“Eighty-six!” We sling this slang around a lot in restaurant kitchens: Eighty-six means the cooks have run out of a menu item, as in, “Eighty-six the trout!” When something’s eighty-sixed, it means there is no more forthcoming — nada, zip, zilch — at least for now.
What’s its origin? There are a couple of theories about that. One is that a popular Gore Vidal comedy play from the 1950s, “Visit to a Small Planet” (later reprised as a movie with Jerry Lewis), featured an alien who used the command number “86” to destroy something. Another is that the Navy after WWII used the Allowance Type Code “AT-6” to catalog obsolete warship parts and equipment meant to be discarded. The television show “Get Smart” assigned agent code “86” to the bumbling Maxwell Smart, to suggest any mission he took on was “86’d.”
Eighty-six bleeds into all sorts of other restaurant-speak. If you change suppliers, the old one got eighty-sixed. If someone is fired, they’re eighty-sixed. Eighty-sixed can also mean incapacitated. Did someone over-imbibe and need to be sent home in a cab? Did an injury send a worker out for stitches in the middle of a shift? Yep: “He’s eighty-sixed for tonight.”
Some restaurants have a fancy point-of-sale system (“POS,” a term that neatly does double duty for a cumbersome or sub-standard one) that makes it easy to eighty-six a dish. With this equipment, managers can actually place a number in the computer that will drop down as the last few are sold, making it impossible for servers to place an order for a dish that’s … you’ve got it … eighty-sixed.
Restaurants without this technology can run down the count on a chalkboard. That doesn’t necessarily give enough notice, though. A professional server does not want to have to go back and tell a guest that the dish ordered is no longer available. Ideally, servers should be armed with this information before they take the order. So it’s often a verbal phenomenon, too. A line cook’s holla “Eighty-six the crab special!” might draw applause in the kitchen for a special so well designed that it sold out. It was just for tonight, so success means there’s none left over; no wasted product. On the other hand, if you have to eighty-six the fried chicken that’s a regular published menu item, everyone will grumble. “Chef’s gonna kill Rupert, we ran out of fried chicken again!” In either case, in a perfect world, servers will pass the word until everyone has the information.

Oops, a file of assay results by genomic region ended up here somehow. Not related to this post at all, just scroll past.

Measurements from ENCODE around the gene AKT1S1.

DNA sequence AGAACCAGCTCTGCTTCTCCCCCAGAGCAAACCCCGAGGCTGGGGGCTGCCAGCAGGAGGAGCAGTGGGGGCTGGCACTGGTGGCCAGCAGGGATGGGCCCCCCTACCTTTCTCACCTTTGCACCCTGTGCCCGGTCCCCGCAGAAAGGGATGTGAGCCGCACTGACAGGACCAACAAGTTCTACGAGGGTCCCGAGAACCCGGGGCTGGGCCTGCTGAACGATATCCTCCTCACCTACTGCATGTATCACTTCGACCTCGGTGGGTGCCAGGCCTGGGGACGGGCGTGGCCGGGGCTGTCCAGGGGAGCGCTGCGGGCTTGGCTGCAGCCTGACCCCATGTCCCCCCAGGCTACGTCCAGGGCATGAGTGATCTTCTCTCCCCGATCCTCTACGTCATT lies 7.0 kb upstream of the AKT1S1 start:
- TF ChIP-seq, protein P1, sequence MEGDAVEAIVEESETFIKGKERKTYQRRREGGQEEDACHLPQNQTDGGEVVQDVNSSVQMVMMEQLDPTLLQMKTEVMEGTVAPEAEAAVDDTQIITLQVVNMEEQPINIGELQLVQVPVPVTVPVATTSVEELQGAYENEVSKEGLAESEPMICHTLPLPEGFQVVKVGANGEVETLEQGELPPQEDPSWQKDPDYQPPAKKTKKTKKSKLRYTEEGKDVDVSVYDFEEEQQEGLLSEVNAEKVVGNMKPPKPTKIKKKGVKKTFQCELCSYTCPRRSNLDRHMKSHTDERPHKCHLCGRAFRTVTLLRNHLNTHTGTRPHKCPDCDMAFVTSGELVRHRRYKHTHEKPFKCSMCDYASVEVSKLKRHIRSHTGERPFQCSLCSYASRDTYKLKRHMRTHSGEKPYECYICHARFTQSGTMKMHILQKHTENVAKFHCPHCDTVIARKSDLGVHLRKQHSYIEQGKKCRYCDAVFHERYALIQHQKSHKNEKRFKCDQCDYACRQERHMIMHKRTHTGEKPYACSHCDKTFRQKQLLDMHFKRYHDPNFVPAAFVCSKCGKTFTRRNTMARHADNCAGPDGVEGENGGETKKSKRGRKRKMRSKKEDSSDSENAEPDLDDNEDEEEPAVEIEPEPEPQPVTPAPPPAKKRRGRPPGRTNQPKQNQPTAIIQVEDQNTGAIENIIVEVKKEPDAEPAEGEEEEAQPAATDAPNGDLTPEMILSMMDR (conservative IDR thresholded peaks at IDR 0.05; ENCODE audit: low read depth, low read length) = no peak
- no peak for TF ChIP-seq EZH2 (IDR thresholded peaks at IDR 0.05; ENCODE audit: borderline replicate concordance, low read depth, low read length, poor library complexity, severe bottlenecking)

Unfortunately, once in a while communication breaks down. As a cook, there’s nothing worse than getting a ticket for an eighty-sixed item. There’s much wailing and gnashing of teeth. You have to call servers back to the kitchen and inform them that they have to get a new order. They hate that. You hate that. The guest hates that. Nobody’s happy. Recriminations fly. The whole table’s ticket gets delayed while apologies are made and the new order is taken. Tips can suffer. People pout.
So, what’s the proper point at which to eighty-six a dish? It depends upon the pace of service, how busy you are. If it’s a special you created as a cook, you might puff up with pride and brag to everyone that your special sold like hotcakes. (“Selling like hotcakes” is another cool phrase from the restaurant world that dates to the early 19th century, when cornmeal griddle cakes cooked in bear grease or pork lard were so popular that, eventually, hotcakes became the standard for anything that sold well and in volume.) If it’s a regular menu item you didn’t prep enough of, you might delay the announcement until the last minute, praying to St. Martha — the patron saint of cooks — that you make it through service without having to announce an eighty-six. A decent cook will admit the mistake earlier rather than later, though, and take their lumps like a grown-up.
So be kind to your servers and the cooks who fill their orders. Try not to be too outraged if a restaurant runs out of something, unless it’s pizza at a pizza place or fish at a fish joint. Eighty-six your disappointment and get adventurous. You might just find something else on the menu that you’ve never ordered before, and fall in love.
Marsha Lynch has worked at many Louisville independent restaurants including Limestone, Jack Fry’s, Jarfi’s, L&N Wine Bar and Bistro, and Café Lou Lou. She now works for her alma mater, Sullivan University, as sous chef of Juleps Catering.